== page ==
Passing wisdom from one generation to another is part of the tradition of experienced soldiers training new recruits. That’s brilliantly depicted by Clint Eastwood in the film set in the Korean War. Balancing the job of directing and acting, the Academy Award-winner creates a moving piece about the price that soldiers pay for devoting their lives to their country.
Directed by Sam Mendes, this film–based off of Anthony Swofford’s memoir–follows a new U.S. Marine Corp recruit through basic training into his service during Operation Desert Shield in the Gulf War. Highlighting the indoctrination involved in military training and the way it affects civilian life after military service, the film became an instant classic.
26. Kelly’s Heroes
Not every military movie set in a war has to be a drama. This 1970 war comedy focuses on a group of American soldiers in World War II who abandon their mission to attempt robbing a bank located behind enemy lines. With iconic actors such as Clint Eastwood and Donald Sutherland, it’s no surprise that this film has been rated one of the best war movies of all time.
27. Lone Survivor
Although war forces many people to take sides, there are instances of people risking their lives in order to help anyone in need, regardless of who they fight for. Peter Berg’s fictionalized depiction of one such instance–Operation Red Wings during the Afghanistan War–shows the power of personal conviction in the face of overwhelming odds.
The 1970s were a decade filled with a wry view of the world, and this is poignantly clear in the hit black war comedy. Inspiring a comedy series that ran for eleven years, it has remained on numerous film lists as one of the 100 top American movies of all time since its release. Combining black humor with wartime wisdom and a few zany laughs, it is a classic that’s earned its place.
U.S. General George S. Patton was a legendary figure that inspires men and women today. Released in 1970 and winning seven Academy Awards, the biographical film pulls no punches in depicting the remarkable military mind that drove the Allied advance from Paris to the Rhine in World War II. From inspirational speeches to the man’s personal idiosyncrasies, Frankin J. Schaffner’s film is both true to form and cinematic.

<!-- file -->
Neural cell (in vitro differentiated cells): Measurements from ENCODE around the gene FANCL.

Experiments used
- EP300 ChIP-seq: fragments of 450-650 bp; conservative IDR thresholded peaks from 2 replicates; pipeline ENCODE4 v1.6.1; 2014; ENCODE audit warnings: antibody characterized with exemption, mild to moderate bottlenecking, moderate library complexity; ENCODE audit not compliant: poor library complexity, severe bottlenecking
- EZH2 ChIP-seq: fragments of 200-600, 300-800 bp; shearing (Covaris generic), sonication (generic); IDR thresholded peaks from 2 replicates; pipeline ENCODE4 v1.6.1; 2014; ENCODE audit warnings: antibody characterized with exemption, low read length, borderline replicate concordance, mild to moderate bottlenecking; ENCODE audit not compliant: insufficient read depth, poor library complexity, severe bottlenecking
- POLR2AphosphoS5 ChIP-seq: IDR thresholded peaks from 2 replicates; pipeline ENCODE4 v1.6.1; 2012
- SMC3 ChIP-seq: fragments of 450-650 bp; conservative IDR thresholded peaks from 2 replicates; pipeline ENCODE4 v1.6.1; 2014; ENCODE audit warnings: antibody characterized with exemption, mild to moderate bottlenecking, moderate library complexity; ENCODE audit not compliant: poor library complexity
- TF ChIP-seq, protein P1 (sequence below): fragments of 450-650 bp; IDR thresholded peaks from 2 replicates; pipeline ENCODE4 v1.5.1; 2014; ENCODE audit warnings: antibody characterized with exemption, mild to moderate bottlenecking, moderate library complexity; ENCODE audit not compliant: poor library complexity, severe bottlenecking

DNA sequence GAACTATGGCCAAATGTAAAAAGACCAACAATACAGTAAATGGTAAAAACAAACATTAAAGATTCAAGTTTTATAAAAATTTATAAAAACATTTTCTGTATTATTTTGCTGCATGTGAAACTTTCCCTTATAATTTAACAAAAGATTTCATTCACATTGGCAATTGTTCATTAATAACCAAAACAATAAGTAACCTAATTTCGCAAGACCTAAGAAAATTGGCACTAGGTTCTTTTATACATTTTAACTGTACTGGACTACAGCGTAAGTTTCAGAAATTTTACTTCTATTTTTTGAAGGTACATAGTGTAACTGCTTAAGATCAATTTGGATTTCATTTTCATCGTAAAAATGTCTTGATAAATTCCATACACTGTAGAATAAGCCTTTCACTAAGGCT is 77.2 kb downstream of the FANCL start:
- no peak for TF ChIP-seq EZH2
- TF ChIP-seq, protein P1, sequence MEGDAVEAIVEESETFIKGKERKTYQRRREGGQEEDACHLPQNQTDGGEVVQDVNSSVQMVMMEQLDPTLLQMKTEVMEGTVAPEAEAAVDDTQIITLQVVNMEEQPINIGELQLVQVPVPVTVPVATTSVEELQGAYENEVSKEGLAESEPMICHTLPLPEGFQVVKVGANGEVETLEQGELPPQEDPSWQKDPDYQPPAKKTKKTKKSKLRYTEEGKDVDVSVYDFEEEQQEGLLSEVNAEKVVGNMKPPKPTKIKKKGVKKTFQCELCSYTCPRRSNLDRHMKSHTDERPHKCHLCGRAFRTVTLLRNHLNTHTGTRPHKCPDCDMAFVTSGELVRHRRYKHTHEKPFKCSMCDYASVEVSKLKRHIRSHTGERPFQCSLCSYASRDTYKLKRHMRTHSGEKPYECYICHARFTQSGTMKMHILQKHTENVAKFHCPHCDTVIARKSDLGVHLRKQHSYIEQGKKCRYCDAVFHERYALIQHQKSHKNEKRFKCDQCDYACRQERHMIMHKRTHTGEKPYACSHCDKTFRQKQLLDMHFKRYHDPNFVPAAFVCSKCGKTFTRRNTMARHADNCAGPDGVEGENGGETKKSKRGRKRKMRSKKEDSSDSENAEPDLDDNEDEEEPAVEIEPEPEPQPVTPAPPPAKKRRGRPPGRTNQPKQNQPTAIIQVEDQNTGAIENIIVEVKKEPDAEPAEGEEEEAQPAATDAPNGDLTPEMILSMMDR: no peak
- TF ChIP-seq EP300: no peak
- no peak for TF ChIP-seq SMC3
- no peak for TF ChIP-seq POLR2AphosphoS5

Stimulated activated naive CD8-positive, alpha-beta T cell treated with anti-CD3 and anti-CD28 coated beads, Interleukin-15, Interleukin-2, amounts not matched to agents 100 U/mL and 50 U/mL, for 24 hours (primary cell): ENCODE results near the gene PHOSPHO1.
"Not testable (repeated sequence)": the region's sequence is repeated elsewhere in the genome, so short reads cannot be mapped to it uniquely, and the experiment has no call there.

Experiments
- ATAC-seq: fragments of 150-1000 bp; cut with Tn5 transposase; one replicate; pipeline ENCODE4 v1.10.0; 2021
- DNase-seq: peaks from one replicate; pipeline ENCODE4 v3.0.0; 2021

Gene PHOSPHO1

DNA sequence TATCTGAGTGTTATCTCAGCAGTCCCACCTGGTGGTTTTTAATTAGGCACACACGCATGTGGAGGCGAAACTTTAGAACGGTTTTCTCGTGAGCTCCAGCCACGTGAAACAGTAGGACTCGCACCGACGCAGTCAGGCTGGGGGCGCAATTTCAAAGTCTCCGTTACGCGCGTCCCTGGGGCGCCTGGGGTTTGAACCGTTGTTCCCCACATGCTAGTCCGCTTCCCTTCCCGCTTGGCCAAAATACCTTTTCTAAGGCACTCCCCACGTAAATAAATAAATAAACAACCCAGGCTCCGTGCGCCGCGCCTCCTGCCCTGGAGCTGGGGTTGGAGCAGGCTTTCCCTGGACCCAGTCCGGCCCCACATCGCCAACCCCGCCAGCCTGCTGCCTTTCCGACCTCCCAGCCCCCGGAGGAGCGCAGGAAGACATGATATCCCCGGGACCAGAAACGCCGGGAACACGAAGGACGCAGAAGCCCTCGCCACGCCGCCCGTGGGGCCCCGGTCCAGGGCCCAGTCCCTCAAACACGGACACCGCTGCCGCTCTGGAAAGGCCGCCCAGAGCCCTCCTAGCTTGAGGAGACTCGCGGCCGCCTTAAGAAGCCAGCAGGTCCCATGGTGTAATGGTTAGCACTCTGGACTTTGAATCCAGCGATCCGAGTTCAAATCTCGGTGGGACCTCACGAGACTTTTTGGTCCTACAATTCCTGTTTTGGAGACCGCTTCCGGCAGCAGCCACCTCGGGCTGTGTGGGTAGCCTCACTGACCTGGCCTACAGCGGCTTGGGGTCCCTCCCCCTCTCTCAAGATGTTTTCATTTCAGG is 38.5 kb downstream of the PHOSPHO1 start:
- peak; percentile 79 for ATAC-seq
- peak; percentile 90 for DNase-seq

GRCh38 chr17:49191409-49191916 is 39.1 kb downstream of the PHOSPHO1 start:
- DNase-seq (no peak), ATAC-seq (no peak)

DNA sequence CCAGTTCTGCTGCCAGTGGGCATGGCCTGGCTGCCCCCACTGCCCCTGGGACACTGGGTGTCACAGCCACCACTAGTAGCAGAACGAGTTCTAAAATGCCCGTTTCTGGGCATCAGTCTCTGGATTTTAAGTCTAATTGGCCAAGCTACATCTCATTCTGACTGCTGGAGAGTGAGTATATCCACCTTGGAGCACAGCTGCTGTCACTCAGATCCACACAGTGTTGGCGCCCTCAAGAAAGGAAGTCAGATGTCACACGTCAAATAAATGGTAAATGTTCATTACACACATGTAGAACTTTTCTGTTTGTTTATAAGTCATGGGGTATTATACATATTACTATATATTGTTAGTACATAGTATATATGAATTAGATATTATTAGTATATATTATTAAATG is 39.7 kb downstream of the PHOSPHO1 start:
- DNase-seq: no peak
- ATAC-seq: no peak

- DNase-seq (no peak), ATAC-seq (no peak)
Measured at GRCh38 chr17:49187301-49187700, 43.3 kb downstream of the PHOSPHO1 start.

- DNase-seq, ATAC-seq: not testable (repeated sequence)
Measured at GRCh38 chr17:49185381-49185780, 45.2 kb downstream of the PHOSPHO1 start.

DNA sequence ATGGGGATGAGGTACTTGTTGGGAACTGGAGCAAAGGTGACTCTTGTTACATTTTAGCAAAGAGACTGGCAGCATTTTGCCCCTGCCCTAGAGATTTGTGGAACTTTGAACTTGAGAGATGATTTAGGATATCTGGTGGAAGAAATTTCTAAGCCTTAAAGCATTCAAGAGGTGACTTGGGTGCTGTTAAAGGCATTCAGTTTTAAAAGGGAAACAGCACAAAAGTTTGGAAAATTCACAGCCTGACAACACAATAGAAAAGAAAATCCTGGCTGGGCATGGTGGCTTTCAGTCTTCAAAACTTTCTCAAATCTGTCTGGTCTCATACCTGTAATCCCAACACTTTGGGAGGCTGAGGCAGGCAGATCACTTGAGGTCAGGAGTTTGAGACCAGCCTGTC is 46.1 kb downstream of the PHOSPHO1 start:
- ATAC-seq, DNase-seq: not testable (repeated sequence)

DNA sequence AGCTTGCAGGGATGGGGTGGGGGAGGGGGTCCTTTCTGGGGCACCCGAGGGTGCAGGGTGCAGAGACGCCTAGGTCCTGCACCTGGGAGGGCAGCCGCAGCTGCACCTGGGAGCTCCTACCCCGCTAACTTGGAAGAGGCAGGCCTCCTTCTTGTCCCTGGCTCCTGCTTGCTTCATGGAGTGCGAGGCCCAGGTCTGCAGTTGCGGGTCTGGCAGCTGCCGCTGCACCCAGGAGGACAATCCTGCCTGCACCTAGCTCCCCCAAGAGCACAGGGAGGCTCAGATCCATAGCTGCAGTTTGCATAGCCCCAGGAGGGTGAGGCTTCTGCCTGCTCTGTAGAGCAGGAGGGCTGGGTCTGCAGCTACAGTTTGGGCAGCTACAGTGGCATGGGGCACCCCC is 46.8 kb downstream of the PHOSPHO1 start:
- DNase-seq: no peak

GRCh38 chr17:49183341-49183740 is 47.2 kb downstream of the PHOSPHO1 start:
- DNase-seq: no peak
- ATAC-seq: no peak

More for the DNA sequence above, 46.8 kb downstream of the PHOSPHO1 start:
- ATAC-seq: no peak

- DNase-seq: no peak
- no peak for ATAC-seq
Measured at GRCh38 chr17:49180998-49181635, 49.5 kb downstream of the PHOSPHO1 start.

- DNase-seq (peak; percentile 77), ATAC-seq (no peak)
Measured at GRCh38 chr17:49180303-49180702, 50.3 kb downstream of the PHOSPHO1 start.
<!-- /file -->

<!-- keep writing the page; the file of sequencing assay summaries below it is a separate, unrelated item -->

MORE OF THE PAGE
30. Pearl Harbor
Michael Bay’s 2001 film looking at the Japanese attack on Pearl Harbor focused on the people involved, not simply the historical event itself. The horror and impact of war is felt on an individual basis and here is all the valor, courage, fear and pain involved in every minute of a surprise attack that kicked off the U.S.’s entry into World War II.
The first of Oliver Stone’s film trilogy about the Vietnam War, this 1986 classic starring Charlie Sheen and Willam Defoe has a distinctly different angle. Based on Oliver Stone’s experiences in the Vietnam War, this Academy Award-winning film looks at the traumatic effects that not only created a change in how Oliver Stone viewed the world, but an entire generation.
32. Sands Of Iwo Jima
A classic 1949 film directed by Allan Dwan, starring “the Duke” himself–the iconic flag raising that took place on February 23, 1945 has been immortalized in photography, sculpture and other forms of art. Including this soldier-focused film with John Wayne taking center stage as the grizzled Sergeant John M. Stryker.
33. Saving Private Ryan
The cost of warfare is powerfully shown in every frame of Steven Spielberg’s World War II epic focused on the rescue of Private James Francis Ryan. Renowned for gritty, realistic war scenes and one of the most intense military movie openings in history, this film was added to the National Film Registry less than twenty years after its release in 1998.